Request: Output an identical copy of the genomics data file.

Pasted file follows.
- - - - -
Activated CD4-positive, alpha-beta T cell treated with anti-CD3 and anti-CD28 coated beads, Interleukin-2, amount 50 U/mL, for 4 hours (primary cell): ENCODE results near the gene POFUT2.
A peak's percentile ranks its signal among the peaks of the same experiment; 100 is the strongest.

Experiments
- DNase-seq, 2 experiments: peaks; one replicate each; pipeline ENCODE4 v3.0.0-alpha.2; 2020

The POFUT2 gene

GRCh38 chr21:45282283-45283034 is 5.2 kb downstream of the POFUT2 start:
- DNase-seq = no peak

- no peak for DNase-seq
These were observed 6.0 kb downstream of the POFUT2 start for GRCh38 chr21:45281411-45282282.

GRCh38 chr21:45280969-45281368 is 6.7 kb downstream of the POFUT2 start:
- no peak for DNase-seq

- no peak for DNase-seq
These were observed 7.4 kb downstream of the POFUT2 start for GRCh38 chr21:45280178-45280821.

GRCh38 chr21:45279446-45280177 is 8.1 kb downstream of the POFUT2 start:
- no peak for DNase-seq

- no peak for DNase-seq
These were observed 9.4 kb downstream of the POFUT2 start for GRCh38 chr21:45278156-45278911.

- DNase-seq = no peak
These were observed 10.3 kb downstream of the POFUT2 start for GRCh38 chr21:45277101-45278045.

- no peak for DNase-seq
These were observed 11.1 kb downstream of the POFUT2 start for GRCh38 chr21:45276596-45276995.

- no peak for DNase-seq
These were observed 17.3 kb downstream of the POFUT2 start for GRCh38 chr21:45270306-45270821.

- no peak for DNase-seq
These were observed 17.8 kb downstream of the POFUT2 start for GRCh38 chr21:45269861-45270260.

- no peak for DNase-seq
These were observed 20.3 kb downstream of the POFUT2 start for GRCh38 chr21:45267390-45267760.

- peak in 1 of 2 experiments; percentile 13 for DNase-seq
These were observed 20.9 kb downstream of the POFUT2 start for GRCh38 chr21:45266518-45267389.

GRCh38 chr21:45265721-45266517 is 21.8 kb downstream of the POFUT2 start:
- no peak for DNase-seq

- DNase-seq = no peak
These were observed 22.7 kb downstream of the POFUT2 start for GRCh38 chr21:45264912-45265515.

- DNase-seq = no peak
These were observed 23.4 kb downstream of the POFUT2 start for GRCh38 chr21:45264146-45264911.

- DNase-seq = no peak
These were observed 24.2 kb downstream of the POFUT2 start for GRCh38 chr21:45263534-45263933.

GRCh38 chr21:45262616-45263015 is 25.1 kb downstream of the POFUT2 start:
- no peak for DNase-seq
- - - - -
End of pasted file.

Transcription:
Activated CD4-positive, alpha-beta T cell treated with anti-CD3 and anti-CD28 coated beads, Interleukin-2, amount 50 U/mL, for 4 hours (primary cell): ENCODE results near the gene POFUT2.
A peak's percentile ranks its signal among the peaks of the same experiment; 100 is the strongest.

Experiments
- DNase-seq, 2 experiments: peaks; one replicate each; pipeline ENCODE4 v3.0.0-alpha.2; 2020

The POFUT2 gene

GRCh38 chr21:45282283-45283034 is 5.2 kb downstream of the POFUT2 start:
- DNase-seq = no peak

- no peak for DNase-seq
These were observed 6.0 kb downstream of the POFUT2 start for GRCh38 chr21:45281411-45282282.

GRCh38 chr21:45280969-45281368 is 6.7 kb downstream of the POFUT2 start:
- no peak for DNase-seq

- no peak for DNase-seq
These were observed 7.4 kb downstream of the POFUT2 start for GRCh38 chr21:45280178-45280821.

GRCh38 chr21:45279446-45280177 is 8.1 kb downstream of the POFUT2 start:
- no peak for DNase-seq

- no peak for DNase-seq
These were observed 9.4 kb downstream of the POFUT2 start for GRCh38 chr21:45278156-45278911.

- DNase-seq = no peak
These were observed 10.3 kb downstream of the POFUT2 start for GRCh38 chr21:45277101-45278045.

- no peak for DNase-seq
These were observed 11.1 kb downstream of the POFUT2 start for GRCh38 chr21:45276596-45276995.

- no peak for DNase-seq
These were observed 17.3 kb downstream of the POFUT2 start for GRCh38 chr21:45270306-45270821.

- no peak for DNase-seq
These were observed 17.8 kb downstream of the POFUT2 start for GRCh38 chr21:45269861-45270260.

- no peak for DNase-seq
These were observed 20.3 kb downstream of the POFUT2 start for GRCh38 chr21:45267390-45267760.

- peak in 1 of 2 experiments; percentile 13 for DNase-seq
These were observed 20.9 kb downstream of the POFUT2 start for GRCh38 chr21:45266518-45267389.

GRCh38 chr21:45265721-45266517 is 21.8 kb downstream of the POFUT2 start:
- no peak for DNase-seq

- DNase-seq = no peak
These were observed 22.7 kb downstream of the POFUT2 start for GRCh38 chr21:45264912-45265515.

- DNase-seq = no peak
These were observed 23.4 kb downstream of the POFUT2 start for GRCh38 chr21:45264146-45264911.

- DNase-seq = no peak
These were observed 24.2 kb downstream of the POFUT2 start for GRCh38 chr21:45263534-45263933.

GRCh38 chr21:45262616-45263015 is 25.1 kb downstream of the POFUT2 start:
- no peak for DNase-seq